Low interest in events hailing North Korea’s warm relationship with Russia

While much of the Western world views Russia as a pariah state over its invasion of Ukraine, North Korea’s autocratic government called on its people to focus on the Cold War comradeship it shared with its powerful neighbor and sponsor.

As part of the celebration to commemorate the 110th birth holiday on April 15 of Kim Il Sung (1912-1994), the country’s founder, North Korea published a photo book promoting solidarity with Russia and its lost Soviet Union empire.

“The Great Years of North Korea and Russia” encourages readers to relive the relationship much like a family photo album does, only in this case the focus is on Kim Il Sung’s friendship with Soviet dictator Josef Stalin.

“The photobook emphasizes North Korea’s friendship with Russia,” an official from Pyongyang told RFA’s Korean Service April 18 on condition of anonymity for security reasons. “The book was displayed at the exhibition halls for the Day of the Sun celebration in Pyongyang from April 8th to the 18th. … It is a photo book of 219 pages of propaganda.”

Kim Il Sung, the grandfather of current leader Kim Jong Un, was born on April 15, a major holiday now known as the “Day of the Sun.”

The book was on display at three exhibition halls in Pyongyang, including the one that hosted the celebration’s opening ceremony, according to the source.

But North Koreans, many of whom are struggling under dire economic circumstances largely due to trade restrictions related to COVID, did not seem interested in reliving past glories, even as they were forced to attend celebratory events, sources said.

“Only the officials from the Propaganda and Agitation Department, and workers from the publishing house attended the opening ceremony the first day. But the exhibition hall was quiet because the number of visitors was small from the next day,” the source said.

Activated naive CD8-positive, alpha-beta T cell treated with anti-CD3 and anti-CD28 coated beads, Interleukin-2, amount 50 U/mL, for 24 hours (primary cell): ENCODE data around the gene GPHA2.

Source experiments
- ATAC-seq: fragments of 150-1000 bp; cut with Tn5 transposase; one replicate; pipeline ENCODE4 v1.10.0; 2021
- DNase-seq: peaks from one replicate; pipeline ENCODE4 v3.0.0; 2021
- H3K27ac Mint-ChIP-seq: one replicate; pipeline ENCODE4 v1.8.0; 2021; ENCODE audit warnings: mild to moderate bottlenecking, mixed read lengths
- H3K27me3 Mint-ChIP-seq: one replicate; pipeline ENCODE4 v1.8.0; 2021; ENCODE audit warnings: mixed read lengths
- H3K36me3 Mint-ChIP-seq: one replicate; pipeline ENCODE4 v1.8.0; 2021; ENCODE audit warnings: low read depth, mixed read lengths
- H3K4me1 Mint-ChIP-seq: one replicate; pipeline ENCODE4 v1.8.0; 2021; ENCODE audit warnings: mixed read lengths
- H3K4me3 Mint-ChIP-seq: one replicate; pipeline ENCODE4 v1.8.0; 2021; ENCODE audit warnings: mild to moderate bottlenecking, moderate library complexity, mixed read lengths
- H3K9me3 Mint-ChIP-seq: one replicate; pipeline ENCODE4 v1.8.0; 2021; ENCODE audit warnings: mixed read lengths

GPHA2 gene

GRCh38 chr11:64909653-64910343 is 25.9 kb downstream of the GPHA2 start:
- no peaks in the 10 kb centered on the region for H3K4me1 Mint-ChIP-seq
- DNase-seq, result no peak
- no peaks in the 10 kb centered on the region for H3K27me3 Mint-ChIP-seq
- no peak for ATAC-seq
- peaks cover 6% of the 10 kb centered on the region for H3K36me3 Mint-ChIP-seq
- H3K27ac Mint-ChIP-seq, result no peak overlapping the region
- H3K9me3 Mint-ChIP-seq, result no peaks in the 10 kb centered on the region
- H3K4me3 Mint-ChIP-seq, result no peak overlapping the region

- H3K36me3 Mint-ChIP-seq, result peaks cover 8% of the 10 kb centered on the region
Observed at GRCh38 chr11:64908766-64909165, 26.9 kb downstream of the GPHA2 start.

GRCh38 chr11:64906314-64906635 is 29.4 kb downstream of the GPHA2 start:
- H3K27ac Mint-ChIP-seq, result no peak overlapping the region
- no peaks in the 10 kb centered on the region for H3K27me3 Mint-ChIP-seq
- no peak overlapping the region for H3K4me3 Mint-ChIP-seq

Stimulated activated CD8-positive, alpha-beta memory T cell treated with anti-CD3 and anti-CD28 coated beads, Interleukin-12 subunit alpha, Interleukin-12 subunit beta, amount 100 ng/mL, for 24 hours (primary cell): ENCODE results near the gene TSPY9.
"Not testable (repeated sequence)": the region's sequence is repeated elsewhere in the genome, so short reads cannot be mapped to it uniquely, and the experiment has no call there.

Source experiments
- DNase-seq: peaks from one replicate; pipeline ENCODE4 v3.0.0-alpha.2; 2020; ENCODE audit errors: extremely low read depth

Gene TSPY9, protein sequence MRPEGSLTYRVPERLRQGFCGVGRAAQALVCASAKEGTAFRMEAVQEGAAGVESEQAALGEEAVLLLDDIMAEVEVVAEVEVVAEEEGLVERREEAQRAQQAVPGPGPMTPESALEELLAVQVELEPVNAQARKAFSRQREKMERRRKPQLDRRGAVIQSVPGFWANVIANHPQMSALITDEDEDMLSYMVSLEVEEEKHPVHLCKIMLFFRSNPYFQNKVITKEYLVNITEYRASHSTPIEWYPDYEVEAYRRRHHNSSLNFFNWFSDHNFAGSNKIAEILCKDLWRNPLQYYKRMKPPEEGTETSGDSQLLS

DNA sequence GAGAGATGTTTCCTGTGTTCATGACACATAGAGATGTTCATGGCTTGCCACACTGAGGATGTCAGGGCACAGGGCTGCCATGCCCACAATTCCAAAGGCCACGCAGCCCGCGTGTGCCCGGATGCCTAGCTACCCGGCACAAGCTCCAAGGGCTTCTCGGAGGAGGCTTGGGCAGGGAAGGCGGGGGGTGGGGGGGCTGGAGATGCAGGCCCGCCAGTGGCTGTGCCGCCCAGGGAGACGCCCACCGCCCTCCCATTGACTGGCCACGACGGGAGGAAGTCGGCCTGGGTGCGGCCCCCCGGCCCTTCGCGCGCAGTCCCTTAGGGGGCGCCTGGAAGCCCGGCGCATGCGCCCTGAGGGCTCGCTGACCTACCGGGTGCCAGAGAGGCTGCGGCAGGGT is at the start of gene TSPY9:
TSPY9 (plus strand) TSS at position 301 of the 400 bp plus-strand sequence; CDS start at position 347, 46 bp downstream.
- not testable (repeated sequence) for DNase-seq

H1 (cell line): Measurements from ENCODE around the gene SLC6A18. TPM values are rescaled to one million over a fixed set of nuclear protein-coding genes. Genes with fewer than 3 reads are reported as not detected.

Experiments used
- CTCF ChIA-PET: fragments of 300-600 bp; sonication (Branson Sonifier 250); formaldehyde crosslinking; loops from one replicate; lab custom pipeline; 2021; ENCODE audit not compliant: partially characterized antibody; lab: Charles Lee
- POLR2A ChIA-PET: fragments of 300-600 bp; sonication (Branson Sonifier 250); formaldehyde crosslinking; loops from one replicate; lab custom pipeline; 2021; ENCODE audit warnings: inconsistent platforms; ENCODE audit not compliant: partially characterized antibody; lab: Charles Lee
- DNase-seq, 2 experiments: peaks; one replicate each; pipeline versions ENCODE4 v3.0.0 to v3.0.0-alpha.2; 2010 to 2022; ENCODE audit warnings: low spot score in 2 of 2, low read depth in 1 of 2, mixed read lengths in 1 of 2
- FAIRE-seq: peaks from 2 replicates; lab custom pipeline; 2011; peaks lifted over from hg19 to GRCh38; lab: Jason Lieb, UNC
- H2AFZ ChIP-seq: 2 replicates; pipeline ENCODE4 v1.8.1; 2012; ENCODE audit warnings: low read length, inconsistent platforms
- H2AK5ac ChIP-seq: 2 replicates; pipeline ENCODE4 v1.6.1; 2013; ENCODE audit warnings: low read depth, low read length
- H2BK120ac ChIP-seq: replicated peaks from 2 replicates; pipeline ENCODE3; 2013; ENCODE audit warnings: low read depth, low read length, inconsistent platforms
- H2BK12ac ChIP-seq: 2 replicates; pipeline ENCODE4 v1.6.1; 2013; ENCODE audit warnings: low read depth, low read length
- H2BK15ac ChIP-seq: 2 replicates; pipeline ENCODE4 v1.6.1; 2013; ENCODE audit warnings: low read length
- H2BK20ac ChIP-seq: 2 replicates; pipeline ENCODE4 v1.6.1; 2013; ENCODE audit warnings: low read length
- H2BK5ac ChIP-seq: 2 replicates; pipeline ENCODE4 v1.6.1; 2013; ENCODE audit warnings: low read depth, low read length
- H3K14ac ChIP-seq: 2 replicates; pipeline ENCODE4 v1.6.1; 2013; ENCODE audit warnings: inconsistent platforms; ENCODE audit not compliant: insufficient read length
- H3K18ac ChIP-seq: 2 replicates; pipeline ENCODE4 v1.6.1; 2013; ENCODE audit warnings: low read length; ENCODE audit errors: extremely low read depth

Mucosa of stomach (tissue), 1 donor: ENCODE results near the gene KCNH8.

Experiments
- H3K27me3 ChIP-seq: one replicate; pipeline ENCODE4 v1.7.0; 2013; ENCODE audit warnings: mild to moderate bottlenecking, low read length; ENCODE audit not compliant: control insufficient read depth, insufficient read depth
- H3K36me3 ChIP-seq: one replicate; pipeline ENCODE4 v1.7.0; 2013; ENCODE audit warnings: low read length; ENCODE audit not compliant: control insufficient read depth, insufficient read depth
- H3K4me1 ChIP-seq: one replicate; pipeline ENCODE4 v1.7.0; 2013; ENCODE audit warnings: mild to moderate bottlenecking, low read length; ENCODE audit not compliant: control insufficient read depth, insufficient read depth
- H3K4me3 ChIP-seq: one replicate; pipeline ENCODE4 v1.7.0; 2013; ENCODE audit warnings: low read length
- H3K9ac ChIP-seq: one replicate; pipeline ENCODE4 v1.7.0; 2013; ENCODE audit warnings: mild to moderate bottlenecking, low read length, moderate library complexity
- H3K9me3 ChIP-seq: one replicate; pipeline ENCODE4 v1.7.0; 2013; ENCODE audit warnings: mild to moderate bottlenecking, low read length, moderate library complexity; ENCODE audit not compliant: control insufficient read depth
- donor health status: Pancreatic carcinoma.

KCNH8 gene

“Only a few copies of the booklets were displayed, and copies were distributed as e-books instead, so that reduced the effectiveness of the propaganda,” the source said.

Authorities encouraged state-run organizations, universities and factories to send employees to the exhibition halls, but the people were less than enthusiastic about attending, he said.

“Residents who reluctantly visited the exhibition hall under the direction of their affiliated supervisors complained, questioning the intent in emphasizing the friendship between North Korea and Russia at this time,” the source said.

A resident of the city told RFA that authorities forced people to attend exhibitions that glorified Kim Il Sung, including the photobook exhibition, but actual turnout was lean because companies and organizations reported more attendees than they actually sent.

“The authorities are trying to emphasize the blood alliance with Russia and focus on promoting long-standing friendly ties,” he said.

“The Pyongyang citizens had no choice but to visit the exhibition emphasizing our friendship with Russia, but that does not change the people’s opinion on Russia’s invasion of Ukraine,” this source said.

The Kim Dynasty owes its early legitimacy to Soviet backing. Kim Il Sung led guerilla campaigns in and around the Korean peninsula against the occupying Japanese in the 1930s and 1940s, eventually earning the rank of major in the Soviet Army.

When Japan surrendered at the end of World War II, Stalin installed Kim as first secretary of the Korean Communist Party north of the 38th parallel, a position that enabled him to consolidate power and wage war on the South in 1950, largely with Soviet military equipment.

Soviet aid played a huge role in propping up the North Korean economy up until its collapse in 1991. The sudden cutoff of aid to the country, along with Kim’s death in 1994, resulted in a famine that killed millions of North Koreans.

Translated by Claire Lee and Leejin J. Chung. Written in English by Eugene Whonng.

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